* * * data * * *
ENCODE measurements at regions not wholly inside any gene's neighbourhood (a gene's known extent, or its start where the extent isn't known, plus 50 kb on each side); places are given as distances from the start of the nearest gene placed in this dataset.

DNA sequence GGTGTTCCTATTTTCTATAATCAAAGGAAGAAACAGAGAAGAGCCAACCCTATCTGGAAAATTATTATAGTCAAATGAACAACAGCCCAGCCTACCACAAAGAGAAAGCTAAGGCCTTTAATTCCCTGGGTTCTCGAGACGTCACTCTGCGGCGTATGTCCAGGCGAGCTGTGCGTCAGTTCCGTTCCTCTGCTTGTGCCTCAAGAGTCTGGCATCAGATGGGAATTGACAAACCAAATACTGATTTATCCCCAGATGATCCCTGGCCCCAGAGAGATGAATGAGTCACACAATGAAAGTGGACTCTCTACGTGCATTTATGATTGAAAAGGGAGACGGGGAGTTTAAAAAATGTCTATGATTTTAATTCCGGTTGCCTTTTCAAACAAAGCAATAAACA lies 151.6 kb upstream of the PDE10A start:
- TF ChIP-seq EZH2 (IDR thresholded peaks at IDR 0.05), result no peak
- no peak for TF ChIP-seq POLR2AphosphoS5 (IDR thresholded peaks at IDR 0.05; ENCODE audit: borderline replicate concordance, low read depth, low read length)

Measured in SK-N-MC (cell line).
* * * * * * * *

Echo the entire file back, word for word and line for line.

ENCODE measurements at regions not wholly inside any gene's neighbourhood (a gene's known extent, or its start where the extent isn't known, plus 50 kb on each side); places are given as distances from the start of the nearest gene placed in this dataset.

DNA sequence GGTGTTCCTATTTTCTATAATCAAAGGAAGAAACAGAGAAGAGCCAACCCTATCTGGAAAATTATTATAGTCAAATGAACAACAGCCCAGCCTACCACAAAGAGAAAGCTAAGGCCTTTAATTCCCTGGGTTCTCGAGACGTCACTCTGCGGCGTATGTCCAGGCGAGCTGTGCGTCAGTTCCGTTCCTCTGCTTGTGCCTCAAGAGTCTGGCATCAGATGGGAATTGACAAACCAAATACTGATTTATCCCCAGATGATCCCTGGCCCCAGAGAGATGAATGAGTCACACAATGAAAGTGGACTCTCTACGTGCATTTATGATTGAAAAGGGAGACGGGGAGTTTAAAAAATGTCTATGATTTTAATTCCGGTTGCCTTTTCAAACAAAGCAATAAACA lies 151.6 kb upstream of the PDE10A start:
- TF ChIP-seq EZH2 (IDR thresholded peaks at IDR 0.05), result no peak
- no peak for TF ChIP-seq POLR2AphosphoS5 (IDR thresholded peaks at IDR 0.05; ENCODE audit: borderline replicate concordance, low read depth, low read length)

Measured in SK-N-MC (cell line).